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Lord Mayor's Special Menu.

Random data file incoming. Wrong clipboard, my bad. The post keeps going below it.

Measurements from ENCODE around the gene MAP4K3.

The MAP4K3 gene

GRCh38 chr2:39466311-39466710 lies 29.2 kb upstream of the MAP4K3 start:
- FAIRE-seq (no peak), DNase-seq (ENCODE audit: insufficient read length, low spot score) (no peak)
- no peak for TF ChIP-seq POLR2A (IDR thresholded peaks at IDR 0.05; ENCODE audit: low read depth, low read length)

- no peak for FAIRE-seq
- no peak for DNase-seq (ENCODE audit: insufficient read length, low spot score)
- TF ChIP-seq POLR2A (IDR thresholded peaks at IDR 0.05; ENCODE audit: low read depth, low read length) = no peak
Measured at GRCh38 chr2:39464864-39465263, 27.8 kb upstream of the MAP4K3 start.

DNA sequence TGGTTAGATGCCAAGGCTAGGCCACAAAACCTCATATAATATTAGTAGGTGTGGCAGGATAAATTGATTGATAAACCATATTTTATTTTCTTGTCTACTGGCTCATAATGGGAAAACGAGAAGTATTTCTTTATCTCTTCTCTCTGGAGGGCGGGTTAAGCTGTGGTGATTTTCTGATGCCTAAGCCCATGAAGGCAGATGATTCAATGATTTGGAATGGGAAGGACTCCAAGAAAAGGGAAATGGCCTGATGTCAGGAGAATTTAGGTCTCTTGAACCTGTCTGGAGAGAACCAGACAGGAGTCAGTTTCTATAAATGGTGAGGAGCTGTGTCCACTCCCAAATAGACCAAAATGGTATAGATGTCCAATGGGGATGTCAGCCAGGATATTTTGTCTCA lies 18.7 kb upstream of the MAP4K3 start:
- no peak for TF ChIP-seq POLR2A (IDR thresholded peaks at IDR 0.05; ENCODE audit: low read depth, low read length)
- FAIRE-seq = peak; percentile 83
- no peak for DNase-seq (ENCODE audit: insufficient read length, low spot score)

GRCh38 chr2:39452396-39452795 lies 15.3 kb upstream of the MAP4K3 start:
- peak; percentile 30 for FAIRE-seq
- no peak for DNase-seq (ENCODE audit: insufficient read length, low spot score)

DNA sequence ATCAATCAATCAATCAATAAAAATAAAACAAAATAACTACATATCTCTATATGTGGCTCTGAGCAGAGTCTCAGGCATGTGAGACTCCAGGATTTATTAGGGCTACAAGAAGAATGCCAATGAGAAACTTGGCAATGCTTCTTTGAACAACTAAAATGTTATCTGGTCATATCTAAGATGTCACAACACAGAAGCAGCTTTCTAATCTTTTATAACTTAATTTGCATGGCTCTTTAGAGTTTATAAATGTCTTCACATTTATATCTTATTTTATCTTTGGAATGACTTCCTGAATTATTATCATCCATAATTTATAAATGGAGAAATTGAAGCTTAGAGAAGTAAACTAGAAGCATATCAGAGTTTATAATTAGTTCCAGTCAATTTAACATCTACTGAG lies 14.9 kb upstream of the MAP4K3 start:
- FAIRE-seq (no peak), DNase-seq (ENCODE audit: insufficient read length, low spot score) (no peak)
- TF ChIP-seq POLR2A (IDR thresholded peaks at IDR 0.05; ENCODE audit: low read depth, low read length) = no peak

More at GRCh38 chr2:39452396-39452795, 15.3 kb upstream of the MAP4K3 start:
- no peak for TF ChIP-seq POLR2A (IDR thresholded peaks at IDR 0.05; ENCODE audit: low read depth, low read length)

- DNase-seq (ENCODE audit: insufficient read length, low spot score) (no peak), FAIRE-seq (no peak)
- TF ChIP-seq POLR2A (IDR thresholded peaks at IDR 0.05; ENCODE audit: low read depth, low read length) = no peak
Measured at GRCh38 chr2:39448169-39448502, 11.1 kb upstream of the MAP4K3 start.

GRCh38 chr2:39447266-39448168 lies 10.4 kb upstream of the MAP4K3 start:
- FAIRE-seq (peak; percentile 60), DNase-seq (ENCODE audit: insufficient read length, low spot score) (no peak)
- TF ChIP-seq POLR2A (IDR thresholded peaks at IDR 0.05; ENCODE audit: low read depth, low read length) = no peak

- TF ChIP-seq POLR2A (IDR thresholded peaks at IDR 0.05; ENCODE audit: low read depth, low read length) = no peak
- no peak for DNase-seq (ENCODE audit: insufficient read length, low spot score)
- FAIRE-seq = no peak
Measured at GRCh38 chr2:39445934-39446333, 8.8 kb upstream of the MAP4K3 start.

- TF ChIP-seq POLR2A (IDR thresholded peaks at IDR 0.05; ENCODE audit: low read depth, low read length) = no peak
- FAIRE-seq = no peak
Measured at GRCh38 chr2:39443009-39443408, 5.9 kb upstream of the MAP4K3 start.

, Not long ago the lord mayor oC I-on ■don, when sympathy for him was ex pressed on the number of dluners he was expected to eat publicly In his year of office, explained that he had a pedal menu, and ate only courses the ngredients of which were known to Aim. ; TEA Every woman knows how to brew tea—her own way— and she likes to have her own way. Power of Light. The extraordinary resuscitating power of light recently received a curious illustration in the silver mines at l*aurtum A mine had been aban doned 2,000 years, and the seed of some poppies was found beneath the •lag of a species which had disap peared for twenty centuries. The slag feeing removed, In a short time the entire space was covered with the most gorgeous show of poppies. After their twenty centuries' rest they had bloomed as vigorously as ever with out air or water. TEA Do you think it worth while to serve good tea at your table ? American Stops 8wlss Train. Losing his new hat out of a window of a Swiss express, an American pas 1 xenger pulled the alarm cord and th< irain was stopped. He recovered his hat and cheerfully paid a $10 fine. Comforts of Travel. The porter on the California Limited this winter will be prepared to press a gentleman's trousers while he waits. This is a new wrinkle. Introduced for the benefit of fastidious dressers. It Isn't absolutely necessary to along au extra pair of trousers, either; the porter works while you sleep. On this luxurious train daily market reports are received by v.Mre; there are the latest morning and evening newspapers Issued en route, fine sta tionery, a library of western books and current magazines. A Whitley exer ciser for those who wish to keep up their athletics, and electric curling irons for the ladles are other travel comforts. The Santa Fe intends to keep its fas! flyer at the front. carry he I ion to Little Use in Worrying. Learn to take things as they are marked on the calendar of your life. Remember It is not to-morrow that you will live, but It is to-day that you are living. The affairs of yesterday are as dead as Julius Caesar, the affairs of to-morrow are mysteries which only to-morrow will unfold. Next week will be very much like this one, so let us not anticipate too much. Mm, Winslow's Soothing Syrnp. Jo*children t««thln*, softens thngum*. rndacM fa. BamwnUuu, silky* p*ln, cure* wlnUcollu. ibo * b jUla. Median Age of Negroes. The median age of negroes is 19.4 years- that Is, half the negroes in the United States are below that age. The median age is four years below that of the whites (23.4 years), a difference cloaely connected with the high birth rate and high death rate of the ne groes. A Gil Alt ANTE KI> CUKE KOIC I'lI.KS. Itctiluir. Blind, Bleeding ur Hrotriidlni; 111**. Your dniggUt will refund money If PAZO OINTMENT (ill* to cure you In < to it (i»y*. MXi. Oil Little Used In Russia. Notwithstanding the large produc tion of petroleum in Russia the use of illuminating oil In the country is small. It. has been limited by a tax on re fined oil. Recently the Baku refiners have petitioned the government ta abolish this tax on refined oil for horns consumption and to substitute for It a ♦ax on ail crude oil produced. TEA There is good and bad tea; there is good and bad tea cookery. Which have I ? It Would Arouse Her Suspicions. A man should bo very careful not to hug his wife as if he thought she was somebody eise's.—New York Press. TEA Tell your friends if you like it; if not, tell your grocer. some ple able ces, be she not tle Your grocer raturnj your moupy If you don't ^tke Sdilllluff'ft Hunt. The Political Shirker. I hates," says Uncle Eben, "to see thiokiu' he's done his whole * man duty as a taxpayer an' a patriot when he pins a campaign badge on hts coat lapel-"— Washington Star. The Rose. $ 8 Go. lovely- rote' Tell her that waates her time and That now the knows. When 1 resemble her to thee, How sweet and fair she seems to be Tell har that's young. And shuns to have her graces spied That hadat thou sprung in deserts where no men abide. Thou must have uncotnmended died Small la the worth Ot beaut y from the light retired. Bid her come forth— Suffer herself to be Uealred. And not blush ao to be admired. Then die. that she The common fate of all things May read in thee— H«w small a part of time they share That are so vi oudroua. sweet and fair —Edmund Waller (ltf06-lti*7.l 8 1 Hf s 8 8 8 8 * 8 'f 'f I 8 rare 8 8 < « «< r e. BE U A r m or o3&ZlZ572& /xx&w Dri I asked, looking across the room wnere my little friend sat, pale and de jected, holding languid converse with onb of her mother's guests. "Frances is a headstrong, undntlful child," replied Mrs. Lacy, with sudden energy. "She looks the picture of mis ery, doesn't she? won't sanction her marriage with Dick Carstairs." his a It It's all because "They are very fond of each other, know, but of course, Dick is—well, rather fast. Yet the Influence of good, sweet girl might reform him." "Well, I'm not going to sacrifice my only daughter on the offchance of be ing able to reform Dick Carstairs,'' re marked Mrs. Lacy, with just indigna tion. "Frances has no father or broth er to defend her, and as I am respon sible for her I don't intend her to marry a fast man. Surely, Lady Mary, you don't think a girl ought to .marry with the object of reforming her hus band?" "My reason is entirely with you, dear Mrs. Lacy," I hastened to assure her, "but 1 am very much afraid— you know how fond I am of girls and lovers—that my sympathies are with the young couple." I think Frances had a good Idea which way my sympathies were likely to run, for next day she came to lunch and very soon started the subject of her woes. Dick adored her. she in formed me, and he had said that when once she was hts wife he would break off with all his wild companions, never touch cards and never go near a race course, "Mother is so hard,'' she complain ed, with tears in her eyes. "She won't believe in Dick. She doesn't believe he would reform if he were married. She says a girl ought to marry a man who doesn't need reforming. Dearest I*ady Mary, I know you feel for me. Isn't it the holiest mission a girl can undertake?" "To reform Dick Carstairs? Well, I don't quite know, but talk of angels and you hear the rustling of their wings. What sends you here, Mr. Car stairs? From your guilty look at each other, young people, I am of the opin ion that there has been collusion here. Now tills won't do, l can't allow you to meet at my house In defiar.ee of Mrs. Lacy's wishes. Francos. I'm ashamed of you." Dick Carstairs was by no means without good qualities, but he hau been his own master from a ve"y early *ge, and his easy good nature had vVi u it t f, f / I Dick. brought him under the influence of some very fast men, whoee bad exam ple had led Dick into a moat undesir able W8y of life. He was devotedly in love with Fran ces, and protested that she would be his salvation. He pointed out that she was of age, and therefore need not pay any attention to her mother's prohibition, but i was glad to hear lit tle Frances declare .hat she would never marry without her mother's consent "And she will never get it," added Dick gloomily. "I do not know that," I put In. "After all, Dick, you must admit that there are reasons why an affectionate mother should hesitate about intrust ing her one pretty little daughter to your care." "But with Frances as my rife I I 4\ •/ ' i* VI pilv 1 Frances. would become as steady a fellow could be wished for." "Why not become steady before marriage? I could never advise a girl to marry in the hope of reforming her husband, but if you will pledge your self to try to throw ofT every bad habit and every undesirable associate, I will exert all my influence with Mrs. Lacy to get her consent to your gagement." Frances looked radiant and Dick brightened up. He was ready to prom ise anything if only the hope of gain ing his little sweetheart were not taken from him. as en I had a hard task to win over Mra. Lacy. "All very well," she said, "and 1 dare say Mr. Carstairs has all the good qualities you say he has, but I know what kind of a life he leads, and never will I allow my darling little girl to marry a man in hopes of reforming him." "I quite agree with you; but sup pose he reforms before marriage. For give my persistency, but I am truly interested In Frances and I know to part her from Dick will break her heart." "And to be the wife of a gambler, and an Idle, aimless, wild fellow would break her heart also. He will promise anything now, but when he has attain ed his end he will be just as wild and reckless as ever." "But If you were to put him on a year's probation," I urged, "you would see how far he may be trusted. If you refuse all hope, he will go utterly to the dogs, and poor little Frances will break her heart. Let them become ergaged, on the understanding teat if Dick reforms, breaks off all bis bad habits and becomes steady, the mar riage shall take place just as soon as you are convinced you can safely sanc tion it." Mra. Lacy sat for some moments deep in thought. "My one idea is to do what is best for my child," she began at last, "and candidly, I do not think Dick Carstairs will make her a good husband. Yet, on the other hand, a longer acquaint ance with him may open her eyes ns to his true character, also he may tire of being always on his good behavior, and may withdraw from the affair. "On the whole, I think I can't do belter than to yield to your sugges tion. We will see how things are in a year. The immediate results of Mrs. Lacy's consent to the engagement were moot p-'r-ournE'ing. Frances beamed with joy and her sweet little face grew rosy and plump again. Dick grew steady, and became as manly and straightforward a young fellow as the most rigid of mothers-ln-Iaw could desire. At the end of a year Mrs. Lacy was obliged to own that the reforms tion of Dick Carstairs was complete, ar.d that she no longer feared to in trust her treasure—her treasured daughter—to him. The other day. five years after tha marriage of Frances and Dick, Mrs. Lacy said to me: "I owe my happiness and that of my dear children to you. Had 1 not taken your advice my daughter would have been a soured, disappointed old maid, and Dick would have gone entirely to the bad. Instead of being as they are now, the happiest couple and the best children that ever lived. "It is safer to get a man to reform, before marriage than to marry him first and try to reform him after ward. '—Chicago American. m RARE PRESENCE OF MIND. Deacon's Prayer Was Quickly and Sat isfactorily Answered. At a recent dinner Dr. Rainsford of New York amused the guests, all members of "the cloth," with this story as illustrative of answers to prayer, as told him by a non-clerical friend: "A southern darkey minister had as a deacon a man who had a wife and seven children. The crops had been a failure and the deacon and his fam ily had come down to their last meal. 'If I only had one sack of corn,' said he to his wife, 'I could do my plant ing in the spring and give you and the children a square meal once more.' Then he went foraging. "It was dusk when he espied the parson's corn crib on the other side of the fence, filled with tempting ears of yellow corn. By chance the dea con had an empty sack slung across one shoulder. Peering around behind end before him, he cautiously climbed the fence and crept into the corn crib. "In less than a second he was down on his knees holding the sack open with one hand and poking in the big ears with the other as fast as ha could. The deacon had his sack half filled when the click of a gun near by made him throw up Ins hand as if his time had come. But he did not lose his presence of mind, for he be gan to pray in a loud voice, as he rolled his eyes heavenward: " 'Good Lord—dear Lord—I cayn't do it! I eayn't do it! I cayn't steal the parson's corn! No. sir. I cayn't steal the parson's corn, no matter if my wife an' child'ns am starvin' to death this mlnit! They'll just have to starve. I cayn't do it—I cayn't do the the ly, has and out N. a the —did ices; a Take Rl*w Grove tally him to finds all over it!' " 'Hey, there, brother,' called a voice which the deacon recognized as the parson's, 'fill your sack, deacon; fill it to the brim.' " Going and Coming. Just a few steps from the Union depot is a small store owned by a dealer in live Irogs and game fish From this depot a large number ol trains depart each day for the Wis consin fishing grounds. The frog sel ler catches the Ike Waltons as thej leave the city and again when they return empty-handed. At his store are two signs. One of them, most easily seen by departing fishermen, reads: Live Frogs for Bait. The other is best seen when return ing to the city and reads: in to ulars TEE capital, OUR Write vinced. In cent ively witch even It ing Fine Game Fish for Un- ; lucky Anglers. : This man has sold thousands frogs during the season to people go ing fishing, but he has made greater part of his money from the sale of fish to those who have return ed empty-handed from the lakes and streams.—Chicago Inter Ocean. ol the Necessity for Learninig. "Now, you ought to be ashamed, James." said the teacher, after the children had been assigned to their classes, "to have your little sister to go Into a class ahead of you. and you so much older than she is?" "No'm. Pa says girls has smarter 'n boys." "Well, they usually are. But why does your papa say so?" "Pa says like as not a girl 'll be a old maid an' then she'll have t' know enough to teach school.'' to be The Frost Herald. Oh, Miss Katydid, I wish vou'd come along. I's weary of de locus' an' I'a hungry foh yoh song. I wants to hear you talkin' 'bout do sistei dot got los' A-golrt' no'th one Augus' day a-lookln' foh de froa'. wants to hear you pinin' an a-callln' ol her name 'Cause I's pantin' an' I's plntn' foh d« good news jes' de same. I's weary of de mockin' birds an' whlD poorwllln foh sho', want to hear about dat fros' in jes' a few weeks mo'. "' shlngton Star. fact to. fly little Dick Lacy in tha Mrs. my have to are best him WA8H BLUE, Costs 10 cents and equals ao ee&to worth of any other kind of bluing. Won't Freeze, Spill, Break Nor Spot Clothes DIRECTIONS foe use* around in the Water • At aU arise Grocers. / Antiseptic Flanellette. oi An English inventor claims to hart mr& found a process of making flaEOijette garments non-inflammable and at th« same time antiseptic. , ♦ TEA of all to as if Is strength all ? If money is plenty, no. Schilling's Best. Good-enough. t Tour ifror.-»r return* jour money If /ou Uou't like U. Duration of Life. Of 100,000 children ten years old, 89,032 will be alive at twenty-firs years old and 31,243 will survive ts the age of seventy-three. TEA How much does it cost to moneyback tea? Depends on the tea. Your grooar return* four mone/ If jqm float Uku .ScbUUutf's Heat. Britain's Imports of Eggs. Of the two billion odd eggs annually consumed in the United Kingdom less than one-third are produced In Great Britain. Nearly every country In E» rope exports vast numbers of eggs to the "tight little island." Russia does the biggest business In this line. Ask Your Druggist for Allen's Koot-tase. "1 tried ALLEN'S FOOT-EASE recent ly, and have just bought auother supply It has cured my corns, and the hot, burning and itching sensation in my feet which was almost unbearable, and I would not be with out it now.—Mrs. W. J Walker, Camden, N. J." Bold by all Druggists. 25c. Why "Matrons of Honor. "Matrons of honor" seem like an Innovation, but, as a matter of fact, a "matron" in Anglo-Saxon times, led the bride, who was followed by her bridesmaids and preceded by her mu sicians. The bride's coming in on her father's arm—a custom of later days —did away with the matron's ices; but the old custom establishes a precedent for having woman in the party. TO CUKE A COLO IN ONE OAT Take Laxative Bromo quinine Tablet*. All drur> Rl*w refund the money If It fall* to cure. 8. W . Grove » signature la ou each box. iSc. Rooted Beliefs of Indians. The Indian, when in battle and fa tally wounded, believes that if hit medicine man can reach him with hit medicine before he dies It will glvt him instant relief and he will be ablt to escape from the battlefield. Ht thinks every man Is honest until h< finds him out, in which event he losei' all confidence In him and never geti over It. *» serv married GUARANTEED MINING INVEST MENTS. We are the largest mine operators in the west and cordially invite you to write for prospectus and full partic ulars about OUR NINE ASSOCIATED COMPANIES, which have joined la forming our INVESTORS' GUARAN TEE ASSOCIATION, with $6,000,90® capital, TO GUARANTEE ALL. OH* OUR INVESTORS AGAINST LOSS. Write for free infermatlon and be con vinced. ARBUCKLE-GOODE COMMISSION COMPANY, 325 Olive Street, St. I*ouis, Mo. Kept Out Witches. In England, up to comparatively re cent times, horseshoes were extens ively used almost everywhere aa anti witch charms, and the custom Is not even yet an extinct one. No witch. It used to be said, could enter a build ing over the door of which a horse shoe—or, better still, three horse shoes—had downward. t ,yf „-.r V.) , . 4 been affixed, ( prongs TEA Where tea and spirit right, there is little danger of going-astray in the business. are Birds Unable to Fly Backward. Strange as it may appear. It Is a fact that no bird possesses the power to. fly backward.